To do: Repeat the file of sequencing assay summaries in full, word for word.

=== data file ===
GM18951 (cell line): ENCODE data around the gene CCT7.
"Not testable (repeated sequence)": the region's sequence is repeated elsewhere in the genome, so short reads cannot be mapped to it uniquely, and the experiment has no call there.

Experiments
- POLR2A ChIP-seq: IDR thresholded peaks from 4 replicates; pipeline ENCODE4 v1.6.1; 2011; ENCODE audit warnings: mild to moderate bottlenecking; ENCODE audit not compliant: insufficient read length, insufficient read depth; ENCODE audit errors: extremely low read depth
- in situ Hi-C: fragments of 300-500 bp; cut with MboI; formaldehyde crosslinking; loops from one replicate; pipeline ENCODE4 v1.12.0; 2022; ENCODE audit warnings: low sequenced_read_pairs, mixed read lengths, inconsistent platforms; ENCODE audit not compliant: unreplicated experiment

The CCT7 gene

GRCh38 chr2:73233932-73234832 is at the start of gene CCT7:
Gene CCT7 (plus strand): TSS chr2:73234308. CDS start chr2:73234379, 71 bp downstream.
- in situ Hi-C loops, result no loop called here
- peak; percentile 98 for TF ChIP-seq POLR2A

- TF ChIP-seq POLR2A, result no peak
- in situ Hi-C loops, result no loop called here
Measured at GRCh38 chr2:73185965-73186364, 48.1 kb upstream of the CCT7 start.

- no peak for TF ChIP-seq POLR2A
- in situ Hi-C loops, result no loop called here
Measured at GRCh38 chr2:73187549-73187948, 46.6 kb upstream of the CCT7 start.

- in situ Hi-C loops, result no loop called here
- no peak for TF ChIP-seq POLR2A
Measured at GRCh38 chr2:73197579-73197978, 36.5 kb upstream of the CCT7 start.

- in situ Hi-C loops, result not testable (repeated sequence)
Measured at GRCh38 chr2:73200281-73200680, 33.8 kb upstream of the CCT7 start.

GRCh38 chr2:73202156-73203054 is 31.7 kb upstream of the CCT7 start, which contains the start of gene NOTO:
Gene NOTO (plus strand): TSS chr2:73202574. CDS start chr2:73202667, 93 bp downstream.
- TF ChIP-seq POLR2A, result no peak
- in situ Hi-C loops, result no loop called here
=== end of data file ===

GM18951 (cell line): ENCODE data around the gene CCT7.
"Not testable (repeated sequence)": the region's sequence is repeated elsewhere in the genome, so short reads cannot be mapped to it uniquely, and the experiment has no call there.

Experiments
- POLR2A ChIP-seq: IDR thresholded peaks from 4 replicates; pipeline ENCODE4 v1.6.1; 2011; ENCODE audit warnings: mild to moderate bottlenecking; ENCODE audit not compliant: insufficient read length, insufficient read depth; ENCODE audit errors: extremely low read depth
- in situ Hi-C: fragments of 300-500 bp; cut with MboI; formaldehyde crosslinking; loops from one replicate; pipeline ENCODE4 v1.12.0; 2022; ENCODE audit warnings: low sequenced_read_pairs, mixed read lengths, inconsistent platforms; ENCODE audit not compliant: unreplicated experiment

The CCT7 gene

GRCh38 chr2:73233932-73234832 is at the start of gene CCT7:
Gene CCT7 (plus strand): TSS chr2:73234308. CDS start chr2:73234379, 71 bp downstream.
- in situ Hi-C loops, result no loop called here
- peak; percentile 98 for TF ChIP-seq POLR2A

- TF ChIP-seq POLR2A, result no peak
- in situ Hi-C loops, result no loop called here
Measured at GRCh38 chr2:73185965-73186364, 48.1 kb upstream of the CCT7 start.

- no peak for TF ChIP-seq POLR2A
- in situ Hi-C loops, result no loop called here
Measured at GRCh38 chr2:73187549-73187948, 46.6 kb upstream of the CCT7 start.

- in situ Hi-C loops, result no loop called here
- no peak for TF ChIP-seq POLR2A
Measured at GRCh38 chr2:73197579-73197978, 36.5 kb upstream of the CCT7 start.

- in situ Hi-C loops, result not testable (repeated sequence)
Measured at GRCh38 chr2:73200281-73200680, 33.8 kb upstream of the CCT7 start.

GRCh38 chr2:73202156-73203054 is 31.7 kb upstream of the CCT7 start, which contains the start of gene NOTO:
Gene NOTO (plus strand): TSS chr2:73202574. CDS start chr2:73202667, 93 bp downstream.
- TF ChIP-seq POLR2A, result no peak
- in situ Hi-C loops, result no loop called here